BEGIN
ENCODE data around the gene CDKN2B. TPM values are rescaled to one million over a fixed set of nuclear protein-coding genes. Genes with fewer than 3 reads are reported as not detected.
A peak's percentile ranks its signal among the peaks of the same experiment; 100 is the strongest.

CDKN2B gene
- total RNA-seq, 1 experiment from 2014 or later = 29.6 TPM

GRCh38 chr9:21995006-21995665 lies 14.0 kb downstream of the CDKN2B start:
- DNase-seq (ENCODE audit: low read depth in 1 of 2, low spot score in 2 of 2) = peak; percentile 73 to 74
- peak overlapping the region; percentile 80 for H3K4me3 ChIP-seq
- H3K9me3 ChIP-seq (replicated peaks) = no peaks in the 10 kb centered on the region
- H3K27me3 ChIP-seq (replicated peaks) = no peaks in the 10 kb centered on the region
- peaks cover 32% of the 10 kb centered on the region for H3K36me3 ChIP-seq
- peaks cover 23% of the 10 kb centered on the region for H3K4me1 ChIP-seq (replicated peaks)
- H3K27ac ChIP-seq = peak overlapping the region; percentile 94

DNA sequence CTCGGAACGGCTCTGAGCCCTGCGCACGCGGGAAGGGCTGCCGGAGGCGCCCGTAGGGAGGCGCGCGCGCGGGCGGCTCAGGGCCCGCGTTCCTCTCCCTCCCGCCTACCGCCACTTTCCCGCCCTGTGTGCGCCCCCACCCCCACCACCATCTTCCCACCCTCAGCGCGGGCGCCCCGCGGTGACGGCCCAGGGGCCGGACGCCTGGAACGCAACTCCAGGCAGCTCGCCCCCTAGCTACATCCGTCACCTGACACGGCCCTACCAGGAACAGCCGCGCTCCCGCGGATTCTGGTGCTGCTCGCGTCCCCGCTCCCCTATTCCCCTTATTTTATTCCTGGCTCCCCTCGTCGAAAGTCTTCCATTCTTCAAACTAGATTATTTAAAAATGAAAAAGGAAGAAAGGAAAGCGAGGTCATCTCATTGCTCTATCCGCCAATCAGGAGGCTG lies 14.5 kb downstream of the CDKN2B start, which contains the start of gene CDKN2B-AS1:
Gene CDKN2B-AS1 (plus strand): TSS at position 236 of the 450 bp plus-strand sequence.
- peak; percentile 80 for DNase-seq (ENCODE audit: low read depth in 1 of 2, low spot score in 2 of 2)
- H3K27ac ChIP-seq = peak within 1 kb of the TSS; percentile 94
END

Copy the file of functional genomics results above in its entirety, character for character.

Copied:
ENCODE data around the gene CDKN2B. TPM values are rescaled to one million over a fixed set of nuclear protein-coding genes. Genes with fewer than 3 reads are reported as not detected.
A peak's percentile ranks its signal among the peaks of the same experiment; 100 is the strongest.

CDKN2B gene
- total RNA-seq, 1 experiment from 2014 or later = 29.6 TPM

GRCh38 chr9:21995006-21995665 lies 14.0 kb downstream of the CDKN2B start:
- DNase-seq (ENCODE audit: low read depth in 1 of 2, low spot score in 2 of 2) = peak; percentile 73 to 74
- peak overlapping the region; percentile 80 for H3K4me3 ChIP-seq
- H3K9me3 ChIP-seq (replicated peaks) = no peaks in the 10 kb centered on the region
- H3K27me3 ChIP-seq (replicated peaks) = no peaks in the 10 kb centered on the region
- peaks cover 32% of the 10 kb centered on the region for H3K36me3 ChIP-seq
- peaks cover 23% of the 10 kb centered on the region for H3K4me1 ChIP-seq (replicated peaks)
- H3K27ac ChIP-seq = peak overlapping the region; percentile 94

DNA sequence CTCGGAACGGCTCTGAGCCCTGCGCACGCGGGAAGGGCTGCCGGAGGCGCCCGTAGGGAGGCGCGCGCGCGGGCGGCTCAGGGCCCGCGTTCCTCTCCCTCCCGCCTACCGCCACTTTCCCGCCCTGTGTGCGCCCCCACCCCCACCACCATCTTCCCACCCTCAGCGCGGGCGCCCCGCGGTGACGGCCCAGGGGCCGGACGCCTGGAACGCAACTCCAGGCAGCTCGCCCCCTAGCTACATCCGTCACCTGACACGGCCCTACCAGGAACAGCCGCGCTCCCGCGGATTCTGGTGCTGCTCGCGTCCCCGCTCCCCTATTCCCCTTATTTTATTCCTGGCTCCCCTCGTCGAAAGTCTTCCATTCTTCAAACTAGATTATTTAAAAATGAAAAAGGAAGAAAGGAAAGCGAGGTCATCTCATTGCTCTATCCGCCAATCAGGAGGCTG lies 14.5 kb downstream of the CDKN2B start, which contains the start of gene CDKN2B-AS1:
Gene CDKN2B-AS1 (plus strand): TSS at position 236 of the 450 bp plus-strand sequence.
- peak; percentile 80 for DNase-seq (ENCODE audit: low read depth in 1 of 2, low spot score in 2 of 2)
- H3K27ac ChIP-seq = peak within 1 kb of the TSS; percentile 94